Opinions expressed here are my own and do not represent the views of the congregation I joyfully serve. But my congregation loves me!

Tuesday, July 07, 2009

The Issue is MARRIAGE

What about this committee on Civil Unions and Christian Marriage? Someone contacted me that I was a bit harsh. I have nothing against the good folks on the committee. They are all fine people. But they are only as effective as the job they are supposed to do.

I learned that the work of this committee is even more irrelevant than I had previously thought. Apparently, their "mandate" from the General Assembly was to talk about everything except that what really matters: same-gender
marriage.

According to the Presbyterian Outlook, here is their mandate:

The full mandate calls for the committee to study "the history of the laws governing marriage and civil union, including current policy debates; how the theology and practice of marriage have developed in the Reformed and broader Christian tradition; the relationship between civil union and Christian marriage; the effects of current laws on same-gender partners and their children, and the place of covenanted same-gender partnerships in the Christian community."
However, this is what was passed by the General Assembly. Notice point 4:
[4. This overture seeks to renew and strengthen the commitment of the PCUSA to equal protection under the law, encourage steps to reinforce this commitment and to affirm the importance of pastoral care and outreach to non-traditional families, including those same-gender commitment partners. This overtures advocates for equal rights and does not seek to redefine the nature of Christian marriage.]
I keep getting told that the committee cannot do what really matters, that is acknowledge marriage for same-gender couples as that would "redefine the nature of Christian marriage."

The work of this committee is useless as it is
marriage that is on the table.

Six states have legalized marriage for same-gender couples. I am assuming that there are Presbyterian ministers in Iowa and that one of them might be asked to sign a marriage license and perform a wedding for a same-gender couple. This committee cannot help with that obvious situation.

Civil unions are yesterday's news. Marriage is what we are about today.

Given that, here is what I think can still happen.

  1. If you are clergyperson in Iowa (or one of the other five wonderful states) and a same-gender couple wants to get married by you in the church, do it. Don't wait for permission. By the time that is granted the couple will have celebrated their 25th anniversary. The church is so far behind it doesn't even know what the issue is. Remember our ancestors didn't request freedom, they declared it.
  2. The committee needs to say to the General Assembly that the mandate is too narrow and they recommend that the General Assembly deal with same-gender marriage.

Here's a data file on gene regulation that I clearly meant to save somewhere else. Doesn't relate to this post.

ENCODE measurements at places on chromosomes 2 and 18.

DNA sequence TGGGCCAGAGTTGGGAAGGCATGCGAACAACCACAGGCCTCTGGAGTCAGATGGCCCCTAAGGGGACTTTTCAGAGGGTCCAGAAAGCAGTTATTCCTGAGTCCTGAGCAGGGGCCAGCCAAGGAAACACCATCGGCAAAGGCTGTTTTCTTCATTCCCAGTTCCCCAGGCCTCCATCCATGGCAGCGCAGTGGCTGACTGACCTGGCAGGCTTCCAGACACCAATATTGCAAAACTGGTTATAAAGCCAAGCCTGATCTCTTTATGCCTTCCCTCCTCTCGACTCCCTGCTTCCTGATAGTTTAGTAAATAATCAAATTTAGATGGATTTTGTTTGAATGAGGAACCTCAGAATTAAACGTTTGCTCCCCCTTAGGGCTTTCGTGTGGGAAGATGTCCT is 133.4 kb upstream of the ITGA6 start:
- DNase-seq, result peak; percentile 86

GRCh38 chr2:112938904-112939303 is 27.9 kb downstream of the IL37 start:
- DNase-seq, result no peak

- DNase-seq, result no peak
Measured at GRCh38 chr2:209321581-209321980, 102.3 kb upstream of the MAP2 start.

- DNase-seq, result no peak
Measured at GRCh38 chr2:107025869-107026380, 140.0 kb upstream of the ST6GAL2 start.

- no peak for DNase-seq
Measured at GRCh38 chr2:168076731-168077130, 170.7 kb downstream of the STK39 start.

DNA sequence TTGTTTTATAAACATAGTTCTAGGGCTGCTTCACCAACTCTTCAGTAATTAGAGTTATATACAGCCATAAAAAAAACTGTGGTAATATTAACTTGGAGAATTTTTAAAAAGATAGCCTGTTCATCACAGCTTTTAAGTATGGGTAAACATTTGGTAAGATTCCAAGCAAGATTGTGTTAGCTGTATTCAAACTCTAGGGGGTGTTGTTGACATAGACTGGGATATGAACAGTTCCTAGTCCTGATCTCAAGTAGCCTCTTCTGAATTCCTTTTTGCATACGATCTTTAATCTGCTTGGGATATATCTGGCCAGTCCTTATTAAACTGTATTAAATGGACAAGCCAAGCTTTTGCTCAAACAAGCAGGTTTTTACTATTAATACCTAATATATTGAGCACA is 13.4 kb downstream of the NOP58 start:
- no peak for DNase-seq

3. The committee can do this. It needs to do this. It needs to strongly recommend in this time of transition, freedom of conscience to clergy and to churches to provide pastoral care including signing marriage licenses and performing weddings to same-gender couples without any repercussion.
  4. Since the committee is useless on the issue that really matters, presbyteries need to send overtures to the General Assembly requesting what I outlined in my previous post. Here are those points again:
  1. Allow clergy in the six states (and in any future states) that have legalized same-gender marriage to sign marriage licenses and solemnize these marriages in the church.
  2. Affirm that clergy may consecrate marriages (in the eyes of the church) for same-gender couples even in those states that have yet to legalize same-gender marriage.
  3. Change the definition of marriage from one man and one woman to two people in all relevant documents.
  4. Modify the Directory for Worship to create marriage rites suitable for same-gender couples.
  5. Advocate for marriage equality throughout the United States.
Presbyterians who are in favor of marriage equality and for freedom for clergy and congregations to provide pastoral care need to contact this committee and let them know that they need to recommend a policy of freedom of conscience and recommend that the church get on with the real issue, marriage.

According to the Outlook:

Guidelines for input to the special committee include a maximum of 1,000 words and a deadline of August 16, 2009.

Responses can be sent electronically (civilunion.marriage@pcusa.org) or mailed to Civil Union and Christian Marriage Committee, Office of the General Assembly, Room 4621, 100 Witherspoon Street, Louisville, KY 40202-1396.
Now that I have saved marriage, I am off to save the planet. I will be spending the next few days in Montreat at the Presbyterians for Restoring Creation Conference. Catch you on the flip-flop!
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